Uncertainty keeps Teo stiff on his feet until his scalp registers the tingle of fingers roving through the unkempt bristle of his hair. He decides not to point out that Trask is gone too, because he likes the story, the idea, and he figures there is enough shit coming down in buckets to ruin the parade without him being a turd.

It's better to think that there was agenda, that there are reasons. Good and helpful ones, even; that his sensibilities and concerns were merely ignored in the great cosmic ledger when those were racked up. Teo could deal with that.

"You're at your best when you're not afraid you're getting in the way," he says, gruff from the nagging suspicion that he's going to regret those words someday. One of those truths that baby terrorists might do better keeping to themselves, particularly in light of the well-remembered fact that that's the sort of thing that's nearly gotten him killed a hundred times, albeit for worthy causes.

Even with that one little hitch, it doesn't invalidate Sonny's hypothesis. The majority still were prisoners, and something strange most certainly happened on that night. He chooses to believe that. It really is the most comforting thought among a slew of highly disconcerting possibilities.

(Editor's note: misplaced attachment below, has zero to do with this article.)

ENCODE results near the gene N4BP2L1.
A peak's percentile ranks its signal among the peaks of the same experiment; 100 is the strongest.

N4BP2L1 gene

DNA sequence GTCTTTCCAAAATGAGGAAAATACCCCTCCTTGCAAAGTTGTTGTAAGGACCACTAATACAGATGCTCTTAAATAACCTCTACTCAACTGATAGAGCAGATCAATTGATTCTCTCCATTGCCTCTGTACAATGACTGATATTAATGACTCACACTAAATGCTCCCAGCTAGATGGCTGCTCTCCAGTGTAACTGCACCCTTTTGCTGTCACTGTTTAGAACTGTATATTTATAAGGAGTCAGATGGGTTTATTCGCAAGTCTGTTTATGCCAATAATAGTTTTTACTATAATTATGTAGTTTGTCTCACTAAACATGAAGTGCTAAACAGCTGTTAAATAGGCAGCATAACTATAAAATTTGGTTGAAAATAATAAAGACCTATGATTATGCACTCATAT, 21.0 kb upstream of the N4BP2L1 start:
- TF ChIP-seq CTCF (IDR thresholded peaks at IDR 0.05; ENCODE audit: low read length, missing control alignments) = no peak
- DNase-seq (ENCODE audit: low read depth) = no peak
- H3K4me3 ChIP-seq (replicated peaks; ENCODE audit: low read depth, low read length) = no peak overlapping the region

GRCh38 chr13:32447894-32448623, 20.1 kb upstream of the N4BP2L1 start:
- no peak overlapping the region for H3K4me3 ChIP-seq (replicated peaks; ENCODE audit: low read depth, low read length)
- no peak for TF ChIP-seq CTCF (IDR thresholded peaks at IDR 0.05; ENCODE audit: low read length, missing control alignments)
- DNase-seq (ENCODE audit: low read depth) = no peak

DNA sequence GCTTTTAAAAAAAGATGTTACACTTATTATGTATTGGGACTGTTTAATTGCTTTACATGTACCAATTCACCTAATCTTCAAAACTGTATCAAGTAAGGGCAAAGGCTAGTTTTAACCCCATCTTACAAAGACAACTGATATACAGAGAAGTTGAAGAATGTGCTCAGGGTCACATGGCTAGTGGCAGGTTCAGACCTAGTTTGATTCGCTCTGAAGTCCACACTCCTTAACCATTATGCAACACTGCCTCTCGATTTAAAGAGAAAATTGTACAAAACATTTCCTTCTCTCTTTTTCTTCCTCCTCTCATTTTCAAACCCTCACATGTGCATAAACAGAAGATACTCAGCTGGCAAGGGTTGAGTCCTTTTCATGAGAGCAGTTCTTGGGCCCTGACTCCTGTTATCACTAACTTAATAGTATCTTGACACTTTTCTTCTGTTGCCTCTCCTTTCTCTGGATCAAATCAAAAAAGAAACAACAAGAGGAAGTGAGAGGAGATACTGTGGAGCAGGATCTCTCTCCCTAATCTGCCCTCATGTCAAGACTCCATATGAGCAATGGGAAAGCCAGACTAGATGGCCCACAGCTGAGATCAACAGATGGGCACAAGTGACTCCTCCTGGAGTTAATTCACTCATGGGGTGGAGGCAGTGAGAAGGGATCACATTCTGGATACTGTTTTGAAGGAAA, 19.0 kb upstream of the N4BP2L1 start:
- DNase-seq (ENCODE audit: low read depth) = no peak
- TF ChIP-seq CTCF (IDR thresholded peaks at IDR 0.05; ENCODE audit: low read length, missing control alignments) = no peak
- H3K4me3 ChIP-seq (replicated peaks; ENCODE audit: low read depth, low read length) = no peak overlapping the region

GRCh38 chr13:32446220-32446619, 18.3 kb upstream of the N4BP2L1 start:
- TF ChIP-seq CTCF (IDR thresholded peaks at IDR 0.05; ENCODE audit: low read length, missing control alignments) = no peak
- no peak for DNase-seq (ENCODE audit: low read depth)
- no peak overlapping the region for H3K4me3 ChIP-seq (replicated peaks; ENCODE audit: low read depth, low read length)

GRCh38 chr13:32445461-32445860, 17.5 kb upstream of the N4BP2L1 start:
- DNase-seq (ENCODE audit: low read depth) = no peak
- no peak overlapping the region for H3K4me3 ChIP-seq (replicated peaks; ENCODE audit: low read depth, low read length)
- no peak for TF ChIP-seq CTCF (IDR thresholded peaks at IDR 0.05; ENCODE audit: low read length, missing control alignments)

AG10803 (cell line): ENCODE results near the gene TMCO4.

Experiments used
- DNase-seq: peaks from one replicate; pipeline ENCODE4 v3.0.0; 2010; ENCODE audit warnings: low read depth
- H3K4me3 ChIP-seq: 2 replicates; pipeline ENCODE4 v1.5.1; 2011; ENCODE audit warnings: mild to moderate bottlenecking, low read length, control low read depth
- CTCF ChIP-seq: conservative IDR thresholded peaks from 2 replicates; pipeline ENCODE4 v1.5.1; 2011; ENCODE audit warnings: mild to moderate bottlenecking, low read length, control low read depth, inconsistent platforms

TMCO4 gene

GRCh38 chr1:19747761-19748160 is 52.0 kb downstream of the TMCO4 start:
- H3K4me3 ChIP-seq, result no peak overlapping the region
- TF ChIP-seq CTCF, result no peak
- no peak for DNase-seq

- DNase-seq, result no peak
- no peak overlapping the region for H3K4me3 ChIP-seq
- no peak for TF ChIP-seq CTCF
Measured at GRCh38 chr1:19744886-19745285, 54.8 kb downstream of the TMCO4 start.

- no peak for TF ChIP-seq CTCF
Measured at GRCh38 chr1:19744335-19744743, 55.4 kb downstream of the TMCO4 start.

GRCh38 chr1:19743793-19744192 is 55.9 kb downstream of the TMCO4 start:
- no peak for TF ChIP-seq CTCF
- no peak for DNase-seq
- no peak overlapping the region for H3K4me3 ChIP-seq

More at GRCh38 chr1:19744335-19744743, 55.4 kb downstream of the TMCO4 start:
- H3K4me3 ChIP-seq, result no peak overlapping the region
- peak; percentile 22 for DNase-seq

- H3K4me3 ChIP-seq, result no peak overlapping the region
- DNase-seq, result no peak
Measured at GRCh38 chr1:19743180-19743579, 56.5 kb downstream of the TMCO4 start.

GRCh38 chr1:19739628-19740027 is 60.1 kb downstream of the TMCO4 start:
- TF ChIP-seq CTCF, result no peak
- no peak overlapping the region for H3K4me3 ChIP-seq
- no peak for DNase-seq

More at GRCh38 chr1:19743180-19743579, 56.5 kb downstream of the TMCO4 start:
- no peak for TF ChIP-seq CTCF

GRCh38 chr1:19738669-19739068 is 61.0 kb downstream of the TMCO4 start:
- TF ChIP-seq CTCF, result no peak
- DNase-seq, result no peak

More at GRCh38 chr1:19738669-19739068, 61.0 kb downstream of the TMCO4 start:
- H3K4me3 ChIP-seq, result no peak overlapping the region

"Nf. It's hard to not be afraid of being in the way, you know. Up until very recently, a lot of what you were doing was a total mystery to me." Because Teo wanted him to stay out of things. The only reason that changed is because he pushed.

His fingers slowly work through Teo's hair in what he hopes is a comforting manner. His other hand encircles the Italian and his palm flattens against his back. He starts to move his hand in slow, massaging motions.

"'Ntil very recently, you'd said you didn't want to know," Teo points out, though he lacks the energy to sound specifically defensive. "And I shouldn't ask about which terrorists or government agencies abduct and blackmail or beat you into changing faces. Bet you regret asking, sometimes." Rue angles the Sicilian's mouth, hollows his cheeks briefly.